Musculoskeletal diseases are the second most costly group of disorders in primary care in the Netheriands. Of the musculoskeletal disorders, hip problems occur most frequently in the aged. Therefore, in the coming decades, prevalence of hip disorders, of which an important part is attributed to osteoarthritis of the hip,' is expected to increase due to ageing of the population. The report 'Public Health Status and Forecasts 1997' predicts that by the year 2015 the incidence of osteoarthritis will have increased 36% compared to the current incidence.' Besides generating high costs, hip disorders have a major impact on the life of individuals, not only due to the presence of pain, but also because of tl,e adverse effects on the mobility and daily activities of the elderly. A recent Dutch study in the open population aged 55 years and over and living independently revealed that 16.6% of the women and 8.3% of the men reported hip pain.' In the Netherlands, the general practitioner is the fIrst physician who is consulted and therefore plays an important role in the management of these disorders. Optimal management, however, requires accurate diagnosis. The Dutch College of General Practitioners has published national gnidelines for the diagnosis, treatment and referral of many disorders in general practice.' For hip disorders, however, no such guidelines are yet available. International (ICPC) codes for several hip disorders in general practice have been introduced', but these lack clear guidelines as to what clinical criteria constitute these conditions. The possibility in the ICPC to code a hip problem as 'unspecifIed' is eagerly accepted by general practitioners; at least one tlilld of tl,e patients with hip complaints receives no specifIc diagnosis.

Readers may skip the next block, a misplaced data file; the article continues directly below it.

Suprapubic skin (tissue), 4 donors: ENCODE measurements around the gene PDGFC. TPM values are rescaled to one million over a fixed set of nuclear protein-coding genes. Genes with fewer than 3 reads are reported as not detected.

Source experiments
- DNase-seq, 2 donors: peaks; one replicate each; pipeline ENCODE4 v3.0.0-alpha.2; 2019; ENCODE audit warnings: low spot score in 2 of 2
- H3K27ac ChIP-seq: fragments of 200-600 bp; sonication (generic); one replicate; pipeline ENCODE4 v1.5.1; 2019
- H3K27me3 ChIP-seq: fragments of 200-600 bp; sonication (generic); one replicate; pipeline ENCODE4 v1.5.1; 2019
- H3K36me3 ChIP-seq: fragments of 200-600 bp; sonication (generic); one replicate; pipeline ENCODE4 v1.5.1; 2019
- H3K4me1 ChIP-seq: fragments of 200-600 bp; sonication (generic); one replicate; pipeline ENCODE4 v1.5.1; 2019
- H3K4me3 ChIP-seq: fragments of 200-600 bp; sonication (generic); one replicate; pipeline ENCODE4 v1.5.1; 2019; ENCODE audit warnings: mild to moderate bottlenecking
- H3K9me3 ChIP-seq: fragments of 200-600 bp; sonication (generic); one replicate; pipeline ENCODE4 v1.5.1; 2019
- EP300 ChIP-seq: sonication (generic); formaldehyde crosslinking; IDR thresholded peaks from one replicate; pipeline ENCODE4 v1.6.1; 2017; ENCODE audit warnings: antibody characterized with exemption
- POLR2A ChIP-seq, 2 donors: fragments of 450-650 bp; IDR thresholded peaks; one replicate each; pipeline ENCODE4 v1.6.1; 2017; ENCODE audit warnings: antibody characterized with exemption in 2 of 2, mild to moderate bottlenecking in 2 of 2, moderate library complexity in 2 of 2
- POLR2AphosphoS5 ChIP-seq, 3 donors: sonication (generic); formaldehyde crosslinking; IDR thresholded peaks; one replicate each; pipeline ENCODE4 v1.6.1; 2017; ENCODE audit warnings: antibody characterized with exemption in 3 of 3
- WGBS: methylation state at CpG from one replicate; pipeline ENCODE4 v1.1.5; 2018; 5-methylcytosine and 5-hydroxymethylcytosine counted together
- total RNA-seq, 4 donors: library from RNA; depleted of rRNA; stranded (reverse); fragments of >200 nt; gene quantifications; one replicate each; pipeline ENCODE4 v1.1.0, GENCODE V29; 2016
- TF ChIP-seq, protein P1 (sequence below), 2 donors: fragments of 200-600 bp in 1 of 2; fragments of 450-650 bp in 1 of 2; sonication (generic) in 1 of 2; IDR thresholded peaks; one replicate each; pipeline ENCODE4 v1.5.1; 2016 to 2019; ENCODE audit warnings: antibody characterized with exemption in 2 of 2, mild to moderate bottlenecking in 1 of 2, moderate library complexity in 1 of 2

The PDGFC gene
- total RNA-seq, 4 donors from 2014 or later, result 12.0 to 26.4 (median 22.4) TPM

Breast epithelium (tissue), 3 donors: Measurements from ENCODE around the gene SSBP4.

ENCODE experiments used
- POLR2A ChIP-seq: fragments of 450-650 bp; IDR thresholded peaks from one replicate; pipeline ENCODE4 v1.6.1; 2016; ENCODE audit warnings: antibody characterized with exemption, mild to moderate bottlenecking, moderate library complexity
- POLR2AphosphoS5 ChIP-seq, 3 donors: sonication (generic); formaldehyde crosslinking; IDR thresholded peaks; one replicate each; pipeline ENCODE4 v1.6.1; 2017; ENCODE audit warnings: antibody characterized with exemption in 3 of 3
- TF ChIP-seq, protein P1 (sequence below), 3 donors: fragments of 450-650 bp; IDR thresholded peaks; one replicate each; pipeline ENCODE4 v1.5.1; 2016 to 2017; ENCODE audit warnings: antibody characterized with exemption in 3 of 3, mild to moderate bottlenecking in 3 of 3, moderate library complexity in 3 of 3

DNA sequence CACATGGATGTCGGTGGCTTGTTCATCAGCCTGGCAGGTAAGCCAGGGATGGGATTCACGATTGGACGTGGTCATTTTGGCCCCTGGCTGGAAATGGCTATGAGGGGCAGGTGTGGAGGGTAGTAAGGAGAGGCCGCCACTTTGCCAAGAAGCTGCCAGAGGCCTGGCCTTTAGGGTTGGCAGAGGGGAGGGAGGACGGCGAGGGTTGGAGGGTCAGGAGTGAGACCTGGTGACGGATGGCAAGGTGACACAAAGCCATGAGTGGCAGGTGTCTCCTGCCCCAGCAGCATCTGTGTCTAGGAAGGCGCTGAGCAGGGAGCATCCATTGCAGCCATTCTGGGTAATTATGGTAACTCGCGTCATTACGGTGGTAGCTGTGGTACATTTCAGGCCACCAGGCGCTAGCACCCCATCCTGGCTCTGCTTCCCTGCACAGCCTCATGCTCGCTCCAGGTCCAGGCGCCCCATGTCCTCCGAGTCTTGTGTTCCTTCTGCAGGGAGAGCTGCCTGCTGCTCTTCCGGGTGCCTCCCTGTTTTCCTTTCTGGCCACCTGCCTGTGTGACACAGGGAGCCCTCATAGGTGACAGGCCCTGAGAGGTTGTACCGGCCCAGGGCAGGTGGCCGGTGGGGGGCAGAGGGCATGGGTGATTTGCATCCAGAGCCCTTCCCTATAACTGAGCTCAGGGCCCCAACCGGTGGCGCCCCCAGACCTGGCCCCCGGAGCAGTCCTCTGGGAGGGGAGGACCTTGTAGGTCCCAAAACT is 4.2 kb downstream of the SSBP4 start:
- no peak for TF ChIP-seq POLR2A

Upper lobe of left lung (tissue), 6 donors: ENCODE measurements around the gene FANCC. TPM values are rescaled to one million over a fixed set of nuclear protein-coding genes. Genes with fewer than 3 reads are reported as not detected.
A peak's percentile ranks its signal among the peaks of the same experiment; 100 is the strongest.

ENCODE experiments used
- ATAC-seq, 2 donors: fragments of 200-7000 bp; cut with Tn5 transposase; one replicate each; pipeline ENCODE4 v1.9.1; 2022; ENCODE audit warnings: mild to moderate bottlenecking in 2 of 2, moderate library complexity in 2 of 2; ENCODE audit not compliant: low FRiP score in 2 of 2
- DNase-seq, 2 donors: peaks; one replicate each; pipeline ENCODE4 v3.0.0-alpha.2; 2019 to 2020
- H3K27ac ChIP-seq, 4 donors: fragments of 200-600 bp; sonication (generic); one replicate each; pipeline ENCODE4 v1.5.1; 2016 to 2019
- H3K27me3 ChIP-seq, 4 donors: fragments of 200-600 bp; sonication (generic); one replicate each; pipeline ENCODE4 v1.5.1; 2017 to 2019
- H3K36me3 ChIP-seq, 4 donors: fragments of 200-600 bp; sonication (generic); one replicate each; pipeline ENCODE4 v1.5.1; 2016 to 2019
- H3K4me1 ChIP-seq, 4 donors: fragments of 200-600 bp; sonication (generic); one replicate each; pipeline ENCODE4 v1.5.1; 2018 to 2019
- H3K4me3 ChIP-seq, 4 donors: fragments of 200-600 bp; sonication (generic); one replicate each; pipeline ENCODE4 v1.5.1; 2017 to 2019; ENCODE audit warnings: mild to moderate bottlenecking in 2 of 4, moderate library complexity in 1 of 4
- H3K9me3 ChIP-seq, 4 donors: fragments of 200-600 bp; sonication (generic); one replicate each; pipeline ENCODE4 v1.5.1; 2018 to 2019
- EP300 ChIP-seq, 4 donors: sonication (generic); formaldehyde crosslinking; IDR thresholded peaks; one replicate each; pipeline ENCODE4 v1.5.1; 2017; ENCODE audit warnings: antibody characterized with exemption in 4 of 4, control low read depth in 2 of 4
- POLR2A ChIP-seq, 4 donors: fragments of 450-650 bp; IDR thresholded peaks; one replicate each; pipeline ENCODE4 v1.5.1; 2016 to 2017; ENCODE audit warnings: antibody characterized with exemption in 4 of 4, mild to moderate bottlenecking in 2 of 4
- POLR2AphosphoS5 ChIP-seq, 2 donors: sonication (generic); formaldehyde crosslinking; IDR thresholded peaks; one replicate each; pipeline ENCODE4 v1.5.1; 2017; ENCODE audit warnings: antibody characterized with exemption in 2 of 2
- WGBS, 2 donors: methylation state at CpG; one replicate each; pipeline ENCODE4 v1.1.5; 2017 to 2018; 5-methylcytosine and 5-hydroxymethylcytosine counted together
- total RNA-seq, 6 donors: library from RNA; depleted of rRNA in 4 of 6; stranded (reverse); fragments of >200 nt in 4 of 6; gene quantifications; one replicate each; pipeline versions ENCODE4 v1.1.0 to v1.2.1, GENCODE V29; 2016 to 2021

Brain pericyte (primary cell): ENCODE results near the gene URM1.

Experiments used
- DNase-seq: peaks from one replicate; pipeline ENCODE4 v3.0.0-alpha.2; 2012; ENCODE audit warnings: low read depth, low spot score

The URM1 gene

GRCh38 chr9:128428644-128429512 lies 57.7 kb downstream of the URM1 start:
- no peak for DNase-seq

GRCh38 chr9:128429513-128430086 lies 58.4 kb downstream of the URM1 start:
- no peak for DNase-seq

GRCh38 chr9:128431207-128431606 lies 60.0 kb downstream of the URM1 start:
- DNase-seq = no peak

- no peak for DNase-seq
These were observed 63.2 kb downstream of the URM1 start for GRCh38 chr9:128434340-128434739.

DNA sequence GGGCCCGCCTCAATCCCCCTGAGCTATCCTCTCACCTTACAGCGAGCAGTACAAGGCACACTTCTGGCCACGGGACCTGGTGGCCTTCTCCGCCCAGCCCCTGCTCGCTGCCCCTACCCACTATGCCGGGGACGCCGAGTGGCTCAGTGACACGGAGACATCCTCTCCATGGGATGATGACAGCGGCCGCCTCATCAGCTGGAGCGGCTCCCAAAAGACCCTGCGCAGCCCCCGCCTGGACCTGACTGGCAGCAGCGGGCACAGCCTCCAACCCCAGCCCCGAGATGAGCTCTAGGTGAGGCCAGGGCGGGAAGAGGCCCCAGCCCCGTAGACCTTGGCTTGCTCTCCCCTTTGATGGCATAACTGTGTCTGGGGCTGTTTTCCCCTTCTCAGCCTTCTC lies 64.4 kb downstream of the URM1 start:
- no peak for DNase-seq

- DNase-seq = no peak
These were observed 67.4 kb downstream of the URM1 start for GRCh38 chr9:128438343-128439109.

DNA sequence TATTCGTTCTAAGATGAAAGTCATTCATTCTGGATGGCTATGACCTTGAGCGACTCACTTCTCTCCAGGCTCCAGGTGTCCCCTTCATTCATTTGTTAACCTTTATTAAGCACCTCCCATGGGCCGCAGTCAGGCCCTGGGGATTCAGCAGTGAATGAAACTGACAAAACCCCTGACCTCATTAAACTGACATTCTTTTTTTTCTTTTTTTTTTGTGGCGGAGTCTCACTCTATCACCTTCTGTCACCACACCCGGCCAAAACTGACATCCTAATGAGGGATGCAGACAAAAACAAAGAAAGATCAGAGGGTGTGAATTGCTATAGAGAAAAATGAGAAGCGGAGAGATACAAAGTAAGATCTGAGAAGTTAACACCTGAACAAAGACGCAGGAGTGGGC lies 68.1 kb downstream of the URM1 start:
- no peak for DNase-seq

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Pie Medical
A. Prins (Ad) , J.A.N. Verhaar (Jan)
Erasmus University Rotterdam
Erasmus MC: University Medical Center Rotterdam

Bierma-Zeinstra, S. (1999, April 7). Hip Pain in general Practice: exploiration and classification. Retrieved from